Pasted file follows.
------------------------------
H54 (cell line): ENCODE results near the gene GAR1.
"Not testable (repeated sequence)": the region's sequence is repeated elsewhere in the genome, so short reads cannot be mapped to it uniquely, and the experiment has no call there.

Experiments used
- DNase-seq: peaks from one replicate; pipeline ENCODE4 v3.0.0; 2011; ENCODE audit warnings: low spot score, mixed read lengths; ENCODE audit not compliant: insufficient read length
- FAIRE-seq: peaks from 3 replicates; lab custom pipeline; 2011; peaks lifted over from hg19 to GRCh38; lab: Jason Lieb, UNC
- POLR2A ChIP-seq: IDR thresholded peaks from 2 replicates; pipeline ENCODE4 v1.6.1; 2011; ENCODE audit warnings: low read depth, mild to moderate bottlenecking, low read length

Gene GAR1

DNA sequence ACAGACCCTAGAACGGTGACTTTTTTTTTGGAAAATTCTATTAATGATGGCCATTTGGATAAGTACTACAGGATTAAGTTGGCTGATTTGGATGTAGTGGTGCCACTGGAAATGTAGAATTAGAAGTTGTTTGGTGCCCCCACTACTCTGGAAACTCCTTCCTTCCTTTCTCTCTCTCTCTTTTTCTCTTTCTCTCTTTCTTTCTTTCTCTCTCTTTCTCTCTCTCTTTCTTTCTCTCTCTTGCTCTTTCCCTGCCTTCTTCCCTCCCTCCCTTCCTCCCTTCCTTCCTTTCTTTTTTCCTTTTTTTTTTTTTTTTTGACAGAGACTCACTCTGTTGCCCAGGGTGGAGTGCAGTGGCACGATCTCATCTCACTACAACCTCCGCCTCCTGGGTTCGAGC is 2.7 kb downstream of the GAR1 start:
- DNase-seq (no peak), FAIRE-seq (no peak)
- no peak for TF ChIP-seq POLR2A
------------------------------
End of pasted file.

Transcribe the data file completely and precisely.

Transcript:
H54 (cell line): ENCODE results near the gene GAR1.
"Not testable (repeated sequence)": the region's sequence is repeated elsewhere in the genome, so short reads cannot be mapped to it uniquely, and the experiment has no call there.

Experiments used
- DNase-seq: peaks from one replicate; pipeline ENCODE4 v3.0.0; 2011; ENCODE audit warnings: low spot score, mixed read lengths; ENCODE audit not compliant: insufficient read length
- FAIRE-seq: peaks from 3 replicates; lab custom pipeline; 2011; peaks lifted over from hg19 to GRCh38; lab: Jason Lieb, UNC
- POLR2A ChIP-seq: IDR thresholded peaks from 2 replicates; pipeline ENCODE4 v1.6.1; 2011; ENCODE audit warnings: low read depth, mild to moderate bottlenecking, low read length

Gene GAR1

DNA sequence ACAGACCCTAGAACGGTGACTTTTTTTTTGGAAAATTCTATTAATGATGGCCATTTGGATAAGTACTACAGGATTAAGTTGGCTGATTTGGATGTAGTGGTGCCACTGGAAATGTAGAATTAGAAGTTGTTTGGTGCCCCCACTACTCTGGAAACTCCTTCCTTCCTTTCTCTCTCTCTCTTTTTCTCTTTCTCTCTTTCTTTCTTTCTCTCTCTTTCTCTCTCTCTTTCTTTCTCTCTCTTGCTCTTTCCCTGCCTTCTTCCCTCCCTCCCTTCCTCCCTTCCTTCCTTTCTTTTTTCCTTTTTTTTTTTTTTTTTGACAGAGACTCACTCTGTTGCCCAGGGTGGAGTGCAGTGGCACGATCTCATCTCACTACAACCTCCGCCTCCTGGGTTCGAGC is 2.7 kb downstream of the GAR1 start:
- DNase-seq (no peak), FAIRE-seq (no peak)
- no peak for TF ChIP-seq POLR2A